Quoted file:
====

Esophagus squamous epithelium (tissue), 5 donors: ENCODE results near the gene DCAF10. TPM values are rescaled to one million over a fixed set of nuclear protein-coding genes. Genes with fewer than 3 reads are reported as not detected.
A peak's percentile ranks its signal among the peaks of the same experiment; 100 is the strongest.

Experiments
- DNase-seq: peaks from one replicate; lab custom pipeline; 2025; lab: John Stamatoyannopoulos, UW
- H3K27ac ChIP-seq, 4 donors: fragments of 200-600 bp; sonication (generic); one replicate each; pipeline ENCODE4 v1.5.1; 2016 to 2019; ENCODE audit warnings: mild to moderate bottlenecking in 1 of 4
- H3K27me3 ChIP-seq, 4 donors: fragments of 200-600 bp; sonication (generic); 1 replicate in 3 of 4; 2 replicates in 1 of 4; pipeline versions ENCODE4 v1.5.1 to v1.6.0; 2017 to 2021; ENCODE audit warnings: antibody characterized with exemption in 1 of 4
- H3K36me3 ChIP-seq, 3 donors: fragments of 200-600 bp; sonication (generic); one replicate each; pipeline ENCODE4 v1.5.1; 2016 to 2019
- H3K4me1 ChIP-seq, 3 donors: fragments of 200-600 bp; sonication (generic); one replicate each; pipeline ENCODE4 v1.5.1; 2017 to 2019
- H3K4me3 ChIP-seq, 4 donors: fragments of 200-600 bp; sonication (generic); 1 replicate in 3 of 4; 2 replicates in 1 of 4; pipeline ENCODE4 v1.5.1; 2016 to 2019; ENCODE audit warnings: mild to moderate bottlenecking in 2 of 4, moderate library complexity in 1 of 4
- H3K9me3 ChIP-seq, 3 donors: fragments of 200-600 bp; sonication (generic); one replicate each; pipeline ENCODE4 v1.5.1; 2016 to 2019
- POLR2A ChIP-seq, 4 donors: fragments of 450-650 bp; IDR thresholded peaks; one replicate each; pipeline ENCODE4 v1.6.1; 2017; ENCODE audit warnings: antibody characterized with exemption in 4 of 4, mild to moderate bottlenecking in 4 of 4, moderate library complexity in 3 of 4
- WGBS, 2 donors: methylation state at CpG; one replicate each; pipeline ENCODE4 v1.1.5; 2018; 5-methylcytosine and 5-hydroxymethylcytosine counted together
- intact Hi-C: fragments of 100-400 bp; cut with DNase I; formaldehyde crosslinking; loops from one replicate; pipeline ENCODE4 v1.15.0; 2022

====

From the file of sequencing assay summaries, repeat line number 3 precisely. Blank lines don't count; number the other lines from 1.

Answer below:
Experiments